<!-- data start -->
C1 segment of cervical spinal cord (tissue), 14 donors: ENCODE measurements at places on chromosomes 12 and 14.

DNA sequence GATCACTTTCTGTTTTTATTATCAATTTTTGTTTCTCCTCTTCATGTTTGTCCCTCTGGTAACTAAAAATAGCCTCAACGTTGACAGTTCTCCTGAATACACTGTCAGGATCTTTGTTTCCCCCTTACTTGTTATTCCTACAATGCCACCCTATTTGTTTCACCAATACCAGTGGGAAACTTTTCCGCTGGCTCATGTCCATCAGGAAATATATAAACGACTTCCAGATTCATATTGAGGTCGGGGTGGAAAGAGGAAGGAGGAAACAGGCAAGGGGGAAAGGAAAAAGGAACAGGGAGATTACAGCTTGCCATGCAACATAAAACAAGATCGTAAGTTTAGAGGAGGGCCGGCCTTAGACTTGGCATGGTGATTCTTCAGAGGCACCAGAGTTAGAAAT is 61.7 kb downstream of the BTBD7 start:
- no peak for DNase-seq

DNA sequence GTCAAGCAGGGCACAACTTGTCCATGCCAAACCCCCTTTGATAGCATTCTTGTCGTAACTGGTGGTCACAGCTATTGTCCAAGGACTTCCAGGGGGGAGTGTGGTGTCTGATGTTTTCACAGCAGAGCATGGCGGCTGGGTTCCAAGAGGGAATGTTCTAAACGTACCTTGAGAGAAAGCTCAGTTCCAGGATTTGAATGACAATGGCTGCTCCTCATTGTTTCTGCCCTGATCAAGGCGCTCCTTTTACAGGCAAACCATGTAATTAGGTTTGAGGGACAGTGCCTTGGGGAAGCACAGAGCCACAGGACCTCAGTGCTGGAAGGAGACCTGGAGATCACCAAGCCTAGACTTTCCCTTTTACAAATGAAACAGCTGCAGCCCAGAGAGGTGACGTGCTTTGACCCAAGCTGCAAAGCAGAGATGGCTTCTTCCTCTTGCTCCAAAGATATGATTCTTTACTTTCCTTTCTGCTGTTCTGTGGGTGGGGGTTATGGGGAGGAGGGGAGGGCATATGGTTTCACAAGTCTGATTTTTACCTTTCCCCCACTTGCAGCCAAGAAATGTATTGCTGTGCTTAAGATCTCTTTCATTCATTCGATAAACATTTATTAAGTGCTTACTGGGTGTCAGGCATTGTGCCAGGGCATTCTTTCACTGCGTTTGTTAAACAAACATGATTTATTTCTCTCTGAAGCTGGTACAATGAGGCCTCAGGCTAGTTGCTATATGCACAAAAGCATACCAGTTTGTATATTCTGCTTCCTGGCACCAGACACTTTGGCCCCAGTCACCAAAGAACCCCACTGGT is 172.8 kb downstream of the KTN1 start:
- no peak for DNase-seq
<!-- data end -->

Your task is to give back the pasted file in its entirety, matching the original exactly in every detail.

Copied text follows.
C1 segment of cervical spinal cord (tissue), 14 donors: ENCODE measurements at places on chromosomes 12 and 14.

DNA sequence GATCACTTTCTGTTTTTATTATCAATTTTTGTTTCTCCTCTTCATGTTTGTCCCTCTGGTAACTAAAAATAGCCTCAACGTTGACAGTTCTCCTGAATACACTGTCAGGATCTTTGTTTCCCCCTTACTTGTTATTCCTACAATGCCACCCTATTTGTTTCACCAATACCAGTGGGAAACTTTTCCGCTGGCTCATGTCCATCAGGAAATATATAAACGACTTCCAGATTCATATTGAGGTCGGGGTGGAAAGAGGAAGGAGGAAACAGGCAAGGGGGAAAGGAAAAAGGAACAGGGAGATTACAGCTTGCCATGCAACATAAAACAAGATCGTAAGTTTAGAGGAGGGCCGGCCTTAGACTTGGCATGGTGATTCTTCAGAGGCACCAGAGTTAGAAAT is 61.7 kb downstream of the BTBD7 start:
- no peak for DNase-seq

DNA sequence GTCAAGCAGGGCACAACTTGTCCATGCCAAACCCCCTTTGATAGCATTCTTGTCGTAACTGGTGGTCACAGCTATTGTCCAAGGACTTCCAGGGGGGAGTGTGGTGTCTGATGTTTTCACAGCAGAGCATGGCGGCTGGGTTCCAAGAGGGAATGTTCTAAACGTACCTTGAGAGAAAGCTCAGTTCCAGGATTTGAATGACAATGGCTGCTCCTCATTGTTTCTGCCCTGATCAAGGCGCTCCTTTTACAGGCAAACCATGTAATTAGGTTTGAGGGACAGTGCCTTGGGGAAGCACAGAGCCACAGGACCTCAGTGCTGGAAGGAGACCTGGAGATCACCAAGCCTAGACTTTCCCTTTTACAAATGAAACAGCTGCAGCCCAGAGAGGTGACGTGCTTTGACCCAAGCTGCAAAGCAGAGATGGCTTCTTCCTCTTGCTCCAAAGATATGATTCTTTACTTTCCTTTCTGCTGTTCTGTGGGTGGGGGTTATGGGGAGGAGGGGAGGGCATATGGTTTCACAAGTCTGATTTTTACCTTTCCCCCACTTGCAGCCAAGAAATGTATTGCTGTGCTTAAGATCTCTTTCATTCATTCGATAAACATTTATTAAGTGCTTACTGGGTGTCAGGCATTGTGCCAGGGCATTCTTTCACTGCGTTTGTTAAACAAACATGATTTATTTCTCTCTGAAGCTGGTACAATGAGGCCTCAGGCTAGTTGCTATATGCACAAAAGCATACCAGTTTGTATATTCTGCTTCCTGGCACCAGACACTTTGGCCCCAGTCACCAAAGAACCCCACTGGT is 172.8 kb downstream of the KTN1 start:
- no peak for DNase-seq